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Private Education

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EmbraceLiberty Posted: Sat, Dec 1 2012 9:49 PM

This is a good read for anyone interested in private education:

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“Since people are concerned that ‘X’ will not be provided, ‘X’ will naturally be provided by those who are concerned by its absence."
"The sweetest of minds can harbor the harshest of men.”

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you guys are awesome

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Prime replied on Sun, Dec 2 2012 8:51 PM

I think the largest challenge for private education is not the education itself, but getting employers to accept its value.

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Nah, the largest challenge is for the public to become convinced that without the state providing X it does not follow that X will not be provided.

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ya i think it more convincing the public.  I know a lot of business owners/employers and every single one will tell you they dont give a damn about education if you can sell you can sell.  Now a harvard employer is going to have a lot in common with a harvard job applicant.  So there is a lot of 'good ole boy' going on, but i think outside the 'establishment' its accidental.

i am also excluding the government provided monopoly jobs that require the state education like doctors and lawyers.

Also as it stands today when you have a job applicant with a degree and one that doesnt (completely just guessing) 99.9% of them didnt spend there time getting a private education they are uneducated comparatively (with experience being the same).


Eat the apple, fuck the Corps. I don't work for you no more!
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shazam replied on Wed, Dec 5 2012 3:17 PM

I was just thinking about a rebuttal to a common statist objection to privatizing the schools. Let's play along with their argument that somehow the poor will be unable to afford private schools on their own. Obviously what they are trying to imply by this is that the poor will be disadvantaged economically since they will not be able to afford the education that is prerequisite to decent-paying professions. Is this is the case, then when the schools are privatized, employers of professions requiring many years of schooling will realize that the supply of potential employees for professions requiring many years of schooling will shrink in the future since only those that can afford it would be getting an education. If the only thing separating a poor child from one day becoming a doctor, lawyer, or engineer, for instance, is ability to pay for education, then it would make sense for an employer to pay for the education the poor child would require to be successful at his profession in exchange for working for the employer at a reduced rate for a specified number of years. This would allow the poor child to attain the education he needs to reach his full employment potential, and the employer to avoid the additional cost than a reduction of the labor supply from reduced access to education would entail. Thoughts?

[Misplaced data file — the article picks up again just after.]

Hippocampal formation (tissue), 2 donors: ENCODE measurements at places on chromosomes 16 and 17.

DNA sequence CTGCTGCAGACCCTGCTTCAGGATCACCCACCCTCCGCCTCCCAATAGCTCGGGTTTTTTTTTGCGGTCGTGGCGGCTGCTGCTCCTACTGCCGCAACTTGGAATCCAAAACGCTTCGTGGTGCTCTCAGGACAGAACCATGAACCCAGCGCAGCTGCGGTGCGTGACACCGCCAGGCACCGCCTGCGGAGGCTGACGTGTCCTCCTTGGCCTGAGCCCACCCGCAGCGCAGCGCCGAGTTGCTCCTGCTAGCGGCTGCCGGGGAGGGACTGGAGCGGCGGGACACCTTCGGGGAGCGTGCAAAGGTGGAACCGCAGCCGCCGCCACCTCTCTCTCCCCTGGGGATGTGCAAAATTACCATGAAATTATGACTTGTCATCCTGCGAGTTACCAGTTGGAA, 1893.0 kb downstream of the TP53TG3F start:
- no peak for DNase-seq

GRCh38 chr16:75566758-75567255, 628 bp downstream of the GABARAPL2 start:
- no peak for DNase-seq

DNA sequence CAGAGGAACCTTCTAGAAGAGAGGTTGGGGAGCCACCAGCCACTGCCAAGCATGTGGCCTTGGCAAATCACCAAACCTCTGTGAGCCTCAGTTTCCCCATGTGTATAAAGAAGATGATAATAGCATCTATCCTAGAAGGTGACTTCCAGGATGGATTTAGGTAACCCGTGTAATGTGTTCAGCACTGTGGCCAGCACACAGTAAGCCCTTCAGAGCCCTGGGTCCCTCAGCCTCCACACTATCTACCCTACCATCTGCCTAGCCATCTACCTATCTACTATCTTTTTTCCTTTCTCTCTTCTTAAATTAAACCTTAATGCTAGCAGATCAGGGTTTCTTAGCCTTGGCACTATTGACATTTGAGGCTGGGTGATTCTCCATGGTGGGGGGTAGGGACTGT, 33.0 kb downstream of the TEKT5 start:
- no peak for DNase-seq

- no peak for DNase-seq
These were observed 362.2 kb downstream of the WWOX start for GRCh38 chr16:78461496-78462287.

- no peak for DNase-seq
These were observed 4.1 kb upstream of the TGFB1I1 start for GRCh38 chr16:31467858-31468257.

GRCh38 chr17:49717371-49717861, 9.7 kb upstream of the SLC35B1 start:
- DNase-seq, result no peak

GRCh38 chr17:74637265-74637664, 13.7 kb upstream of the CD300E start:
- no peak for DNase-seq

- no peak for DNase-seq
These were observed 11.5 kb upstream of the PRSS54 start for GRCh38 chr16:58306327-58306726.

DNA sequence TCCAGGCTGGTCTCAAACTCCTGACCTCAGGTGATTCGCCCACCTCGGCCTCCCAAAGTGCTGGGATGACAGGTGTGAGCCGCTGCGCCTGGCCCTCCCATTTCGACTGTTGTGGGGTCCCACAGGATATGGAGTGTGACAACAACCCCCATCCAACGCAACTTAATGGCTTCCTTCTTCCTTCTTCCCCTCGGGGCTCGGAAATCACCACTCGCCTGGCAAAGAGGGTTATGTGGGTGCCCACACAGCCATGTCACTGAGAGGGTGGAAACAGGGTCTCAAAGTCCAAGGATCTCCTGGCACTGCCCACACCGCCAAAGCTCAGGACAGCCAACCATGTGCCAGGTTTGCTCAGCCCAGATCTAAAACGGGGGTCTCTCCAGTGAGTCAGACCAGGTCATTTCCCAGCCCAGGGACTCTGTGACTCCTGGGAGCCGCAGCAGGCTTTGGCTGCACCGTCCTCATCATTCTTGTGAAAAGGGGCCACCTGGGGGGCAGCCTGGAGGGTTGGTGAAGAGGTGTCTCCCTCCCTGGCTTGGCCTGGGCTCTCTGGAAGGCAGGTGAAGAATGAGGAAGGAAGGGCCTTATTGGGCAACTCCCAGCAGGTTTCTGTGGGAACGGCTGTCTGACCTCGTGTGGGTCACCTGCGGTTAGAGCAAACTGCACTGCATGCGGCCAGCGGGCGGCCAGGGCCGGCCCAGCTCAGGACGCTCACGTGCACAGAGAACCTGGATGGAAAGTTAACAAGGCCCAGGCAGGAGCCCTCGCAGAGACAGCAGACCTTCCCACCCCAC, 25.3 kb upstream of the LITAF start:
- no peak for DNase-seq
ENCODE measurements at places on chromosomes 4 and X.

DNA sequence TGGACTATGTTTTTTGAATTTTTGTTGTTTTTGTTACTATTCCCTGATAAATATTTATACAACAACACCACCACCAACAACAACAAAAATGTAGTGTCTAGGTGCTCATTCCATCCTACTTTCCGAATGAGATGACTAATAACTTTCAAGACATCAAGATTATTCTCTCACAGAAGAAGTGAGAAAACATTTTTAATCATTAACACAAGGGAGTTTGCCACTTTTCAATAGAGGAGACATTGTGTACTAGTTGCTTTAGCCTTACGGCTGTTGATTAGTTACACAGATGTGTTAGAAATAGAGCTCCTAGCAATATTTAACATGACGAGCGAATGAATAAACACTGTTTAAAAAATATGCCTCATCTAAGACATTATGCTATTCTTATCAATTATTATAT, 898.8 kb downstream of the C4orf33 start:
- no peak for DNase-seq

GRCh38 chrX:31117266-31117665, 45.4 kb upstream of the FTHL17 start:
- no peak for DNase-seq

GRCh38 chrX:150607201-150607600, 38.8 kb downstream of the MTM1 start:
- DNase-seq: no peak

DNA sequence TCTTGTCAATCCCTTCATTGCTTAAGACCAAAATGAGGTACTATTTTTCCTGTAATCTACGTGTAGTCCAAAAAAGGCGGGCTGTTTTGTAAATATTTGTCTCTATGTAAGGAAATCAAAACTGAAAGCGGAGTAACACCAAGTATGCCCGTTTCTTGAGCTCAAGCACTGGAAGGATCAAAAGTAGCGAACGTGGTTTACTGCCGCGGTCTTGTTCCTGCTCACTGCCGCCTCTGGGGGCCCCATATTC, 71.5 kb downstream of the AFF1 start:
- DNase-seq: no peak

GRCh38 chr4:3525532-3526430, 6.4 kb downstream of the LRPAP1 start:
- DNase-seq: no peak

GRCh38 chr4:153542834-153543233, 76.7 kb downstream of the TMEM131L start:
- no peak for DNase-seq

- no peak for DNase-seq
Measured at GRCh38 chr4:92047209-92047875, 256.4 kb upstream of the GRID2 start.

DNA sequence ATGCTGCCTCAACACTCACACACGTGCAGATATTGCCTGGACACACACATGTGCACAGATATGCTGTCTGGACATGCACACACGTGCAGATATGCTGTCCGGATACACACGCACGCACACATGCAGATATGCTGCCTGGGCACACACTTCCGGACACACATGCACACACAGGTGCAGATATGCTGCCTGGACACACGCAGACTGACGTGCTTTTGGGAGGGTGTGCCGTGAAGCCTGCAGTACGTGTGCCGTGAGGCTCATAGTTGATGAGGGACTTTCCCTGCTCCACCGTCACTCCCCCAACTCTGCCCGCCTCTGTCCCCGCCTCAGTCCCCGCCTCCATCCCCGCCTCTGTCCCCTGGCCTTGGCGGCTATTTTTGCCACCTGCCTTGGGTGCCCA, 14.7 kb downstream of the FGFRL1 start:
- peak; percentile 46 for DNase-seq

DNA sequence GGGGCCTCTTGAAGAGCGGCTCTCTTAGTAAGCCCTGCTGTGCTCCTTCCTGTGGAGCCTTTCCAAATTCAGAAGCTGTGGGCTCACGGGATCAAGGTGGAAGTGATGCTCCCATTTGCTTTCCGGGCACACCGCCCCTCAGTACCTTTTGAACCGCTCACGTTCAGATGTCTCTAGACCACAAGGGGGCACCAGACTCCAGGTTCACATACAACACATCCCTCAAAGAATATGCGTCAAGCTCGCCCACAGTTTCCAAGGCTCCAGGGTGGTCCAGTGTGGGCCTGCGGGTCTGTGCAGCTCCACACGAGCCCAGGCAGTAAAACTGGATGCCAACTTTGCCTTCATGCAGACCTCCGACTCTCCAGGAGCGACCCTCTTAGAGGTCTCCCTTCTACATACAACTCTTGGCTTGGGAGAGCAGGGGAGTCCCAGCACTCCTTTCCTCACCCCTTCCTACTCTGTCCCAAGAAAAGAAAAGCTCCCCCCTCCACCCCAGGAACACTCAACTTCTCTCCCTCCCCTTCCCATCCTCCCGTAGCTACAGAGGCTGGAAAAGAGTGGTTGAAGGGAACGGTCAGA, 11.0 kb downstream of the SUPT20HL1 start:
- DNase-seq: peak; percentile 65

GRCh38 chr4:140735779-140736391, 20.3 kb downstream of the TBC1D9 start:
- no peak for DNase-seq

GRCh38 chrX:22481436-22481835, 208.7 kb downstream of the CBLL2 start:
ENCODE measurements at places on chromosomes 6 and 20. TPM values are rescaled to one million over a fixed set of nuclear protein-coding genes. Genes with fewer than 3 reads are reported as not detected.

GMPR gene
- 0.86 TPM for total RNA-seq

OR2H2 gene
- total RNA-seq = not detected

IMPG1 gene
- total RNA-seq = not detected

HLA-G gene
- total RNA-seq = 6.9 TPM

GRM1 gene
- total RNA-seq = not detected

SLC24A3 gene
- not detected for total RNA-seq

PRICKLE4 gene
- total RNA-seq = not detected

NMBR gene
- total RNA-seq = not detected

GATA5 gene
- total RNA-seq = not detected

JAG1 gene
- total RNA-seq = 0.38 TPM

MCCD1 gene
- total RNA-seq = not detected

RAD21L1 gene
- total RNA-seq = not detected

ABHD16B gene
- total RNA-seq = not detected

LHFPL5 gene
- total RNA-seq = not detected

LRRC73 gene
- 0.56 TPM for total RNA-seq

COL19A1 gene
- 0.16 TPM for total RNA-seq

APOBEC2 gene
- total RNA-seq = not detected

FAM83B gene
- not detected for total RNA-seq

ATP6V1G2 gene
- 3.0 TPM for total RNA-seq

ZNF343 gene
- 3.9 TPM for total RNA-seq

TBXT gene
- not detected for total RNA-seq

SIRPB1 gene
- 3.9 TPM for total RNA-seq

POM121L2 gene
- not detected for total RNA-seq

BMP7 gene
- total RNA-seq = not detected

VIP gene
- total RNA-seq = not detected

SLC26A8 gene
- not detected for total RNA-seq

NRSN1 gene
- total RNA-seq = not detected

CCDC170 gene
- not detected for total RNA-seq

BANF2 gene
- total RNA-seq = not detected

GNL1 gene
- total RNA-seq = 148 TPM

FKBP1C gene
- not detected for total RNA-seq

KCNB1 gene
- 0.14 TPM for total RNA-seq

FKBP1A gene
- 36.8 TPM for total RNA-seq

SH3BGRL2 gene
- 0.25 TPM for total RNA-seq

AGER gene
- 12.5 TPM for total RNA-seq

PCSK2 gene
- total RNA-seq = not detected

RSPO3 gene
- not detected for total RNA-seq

Anarcho-capitalism boogeyman

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Bogart replied on Thu, Dec 6 2012 2:47 PM

I see two problems in getting the private education system going:

1. The line from the great movie "Spaceballs" comes to mind when Lonestar says: "Barf we aren't talking about JUST a load of money, We're talking about a shit load of money!"  The same thing here applies to public education.  The public schools system is so lavishly funded that except in most extreme of circumstances, entrepreneurs will be hard pressed to get people to switch to their schools when they are already paying for the public ones.

2. Entrepreneurs have no way of separating themselves.  Society at large is invested in the Elementary-High School-College concept.  Any training outside of that paradigm is fighting a tide and even if the grads can skip the idiocy of highschool and college, these grads will still find it difficult to compete in the job market that is invested in the old paradigm.

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eliotn replied on Thu, Dec 6 2012 3:43 PM

I also want to point out that employers are becoming more interested in a portfolio, or a sample of work done in the past, they are more interested in what you are doing then how you are doing it.

Its important to consider that education isn't just school, and that parents help their kids learn, even for kids who are publicly schooled.  And that real life provides important opportunities for learning, that only grew with tools like the internet.  And people learn things because they are exposed to them in real life and find them interesting/important.  Often, school doesn't expose kids to things that they personally want to learn.  Ironically, school might demotivate people from learning the subjects in school, because kids might not like how they are presented, and that they have to do "homework" and "classwork" in things they have no interest in.

I want to point out that private school isn't just carbon copies of public schools that are better, which is the conception of private school that many people have (although many private schools are this, due to the whole culture and state subsidies).

Schools are labour camps.

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